Magazine article The Spectator

England's Thousand Best Houses

Magazine article The Spectator

England's Thousand Best Houses

Article excerpt

The stateliest and the starriest ENGLAND'S THOUSAND BEST HOUSES by Simon Jenikins Allen Lane, L30, pp, 950, ISBN 073995963

This elegant synthesis (you can tell immediately that Simon Jenkins is an Oxford man and not a product of the other place) is intended to complement the author's successful Thouusand Best Churches. It could be argued that England's houses are much better known than its churches and that this sister volume is hardly essential. 'Not another book on country houses!'

Such an attitude would be graceless. For those who do not know their houses, this is an excellent general guide: it is impressively comprehensive in its coverage, and the entries, are clearly written. For those who are already house buffs, Jenkins's Best Houses should be regarded as an intelli- gent conversation with a friend. His judg- ment is sound - so sound that there is hardly an opinion with which one disagrees.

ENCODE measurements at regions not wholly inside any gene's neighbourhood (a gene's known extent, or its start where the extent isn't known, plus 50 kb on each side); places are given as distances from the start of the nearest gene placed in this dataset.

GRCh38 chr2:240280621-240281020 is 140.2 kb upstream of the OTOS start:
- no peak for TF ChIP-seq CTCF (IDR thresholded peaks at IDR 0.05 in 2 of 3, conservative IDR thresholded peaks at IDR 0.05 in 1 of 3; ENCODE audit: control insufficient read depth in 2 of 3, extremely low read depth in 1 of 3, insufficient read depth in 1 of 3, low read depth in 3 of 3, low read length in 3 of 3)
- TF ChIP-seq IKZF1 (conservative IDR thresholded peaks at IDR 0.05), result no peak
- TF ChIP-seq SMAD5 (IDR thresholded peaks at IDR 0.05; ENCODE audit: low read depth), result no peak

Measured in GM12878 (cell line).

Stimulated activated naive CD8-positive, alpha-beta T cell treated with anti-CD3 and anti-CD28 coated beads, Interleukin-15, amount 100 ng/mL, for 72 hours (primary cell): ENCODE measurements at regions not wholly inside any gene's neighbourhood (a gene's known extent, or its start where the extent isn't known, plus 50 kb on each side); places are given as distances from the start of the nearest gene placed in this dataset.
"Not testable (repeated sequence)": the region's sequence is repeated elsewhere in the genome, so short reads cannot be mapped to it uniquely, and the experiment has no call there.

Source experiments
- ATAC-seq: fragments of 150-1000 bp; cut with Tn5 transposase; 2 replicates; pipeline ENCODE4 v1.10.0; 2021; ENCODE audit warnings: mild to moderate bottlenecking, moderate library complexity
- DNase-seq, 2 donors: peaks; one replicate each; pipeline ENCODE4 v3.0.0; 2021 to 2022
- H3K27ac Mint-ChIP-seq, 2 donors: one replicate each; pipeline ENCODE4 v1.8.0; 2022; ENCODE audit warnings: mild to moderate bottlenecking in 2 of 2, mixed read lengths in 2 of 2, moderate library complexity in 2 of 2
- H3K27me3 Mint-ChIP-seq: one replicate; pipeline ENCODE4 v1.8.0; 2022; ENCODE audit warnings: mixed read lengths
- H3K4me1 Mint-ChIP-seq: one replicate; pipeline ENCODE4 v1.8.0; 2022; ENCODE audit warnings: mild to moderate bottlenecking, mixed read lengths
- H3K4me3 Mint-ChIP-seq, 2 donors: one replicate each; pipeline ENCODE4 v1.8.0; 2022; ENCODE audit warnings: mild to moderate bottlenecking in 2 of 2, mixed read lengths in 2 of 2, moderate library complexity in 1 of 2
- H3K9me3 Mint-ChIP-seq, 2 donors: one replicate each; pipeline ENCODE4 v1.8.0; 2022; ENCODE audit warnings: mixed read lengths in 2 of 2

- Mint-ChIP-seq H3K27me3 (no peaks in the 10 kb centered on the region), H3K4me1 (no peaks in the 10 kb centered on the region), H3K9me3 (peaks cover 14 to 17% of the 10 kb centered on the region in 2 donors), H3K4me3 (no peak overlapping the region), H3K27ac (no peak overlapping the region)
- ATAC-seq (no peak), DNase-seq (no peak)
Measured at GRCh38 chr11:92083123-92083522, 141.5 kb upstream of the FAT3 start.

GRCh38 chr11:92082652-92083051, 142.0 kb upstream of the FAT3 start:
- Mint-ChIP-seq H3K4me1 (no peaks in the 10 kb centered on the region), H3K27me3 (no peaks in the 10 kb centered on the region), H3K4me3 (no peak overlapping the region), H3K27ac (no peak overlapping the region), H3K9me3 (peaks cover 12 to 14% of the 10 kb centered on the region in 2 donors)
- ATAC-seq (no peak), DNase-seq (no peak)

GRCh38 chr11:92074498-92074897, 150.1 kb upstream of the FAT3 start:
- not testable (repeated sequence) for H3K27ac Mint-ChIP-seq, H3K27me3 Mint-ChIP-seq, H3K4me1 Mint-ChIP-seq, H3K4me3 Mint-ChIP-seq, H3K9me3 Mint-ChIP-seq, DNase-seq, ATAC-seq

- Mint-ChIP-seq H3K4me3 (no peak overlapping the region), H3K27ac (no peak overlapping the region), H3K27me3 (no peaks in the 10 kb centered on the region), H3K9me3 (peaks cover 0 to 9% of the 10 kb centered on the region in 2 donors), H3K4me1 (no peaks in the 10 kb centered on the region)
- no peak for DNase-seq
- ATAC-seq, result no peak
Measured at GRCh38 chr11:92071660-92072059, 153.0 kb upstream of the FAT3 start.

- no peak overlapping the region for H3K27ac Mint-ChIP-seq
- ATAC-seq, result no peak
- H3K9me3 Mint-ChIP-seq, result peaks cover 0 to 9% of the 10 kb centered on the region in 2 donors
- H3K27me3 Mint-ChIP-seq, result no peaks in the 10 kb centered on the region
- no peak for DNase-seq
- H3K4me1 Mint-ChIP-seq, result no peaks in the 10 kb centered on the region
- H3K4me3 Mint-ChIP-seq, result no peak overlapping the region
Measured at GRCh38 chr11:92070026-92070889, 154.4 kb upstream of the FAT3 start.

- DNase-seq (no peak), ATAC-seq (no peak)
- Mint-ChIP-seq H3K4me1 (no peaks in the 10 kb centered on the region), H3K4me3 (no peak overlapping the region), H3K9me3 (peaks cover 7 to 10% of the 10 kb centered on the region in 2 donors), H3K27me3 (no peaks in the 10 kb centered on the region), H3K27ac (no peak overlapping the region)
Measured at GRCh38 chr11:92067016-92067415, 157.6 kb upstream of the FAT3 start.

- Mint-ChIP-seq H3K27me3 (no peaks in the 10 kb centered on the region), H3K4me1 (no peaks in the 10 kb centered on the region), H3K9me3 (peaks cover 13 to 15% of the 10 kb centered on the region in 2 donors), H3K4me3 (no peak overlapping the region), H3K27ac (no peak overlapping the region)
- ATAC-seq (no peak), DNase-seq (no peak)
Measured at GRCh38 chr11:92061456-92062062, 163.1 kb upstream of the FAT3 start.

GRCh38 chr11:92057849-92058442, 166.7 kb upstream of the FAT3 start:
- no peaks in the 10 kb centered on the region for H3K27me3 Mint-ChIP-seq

An aspect of the hook which the publishers consider 'controversial' is the awarding of stars, from one to five. Only 20 houses receive five stars, and they are the international greats from Chatsworth and Holkham to Windsor Castle. It is further down the scale that the star system could go awry, and here Jenkins is faultless. His awards are an infallible litmus test, taking into account character, life and originality. Thus Dennis Sever's mad house in Spitalfields merits four stars while the official cream and gold of Buckingham Palace gets only three. I would recommend every reader to go straight to p. 452 (not B.P.): 'These rooms smell of damp and desolation ... an occupant sleeps in one of the pauper's beds in the rear room in conditions of candlelit squalor. Where he bathes is a mystery ...'

This is not a British Tourist Board, exercise in bland 'Come to England' myth. Each section is prefaced by a brief and often devastating topographical introduction, Poor old Arthur Mee. This is England now, ravaged by incompetent planners, Thatcherite economics and cynical New Labour philistinism. …

Search by... Author
Show... All Results Primary Sources Peer-reviewed

Oops!

An unknown error has occurred. Please click the button below to reload the page. If the problem persists, please try again in a little while.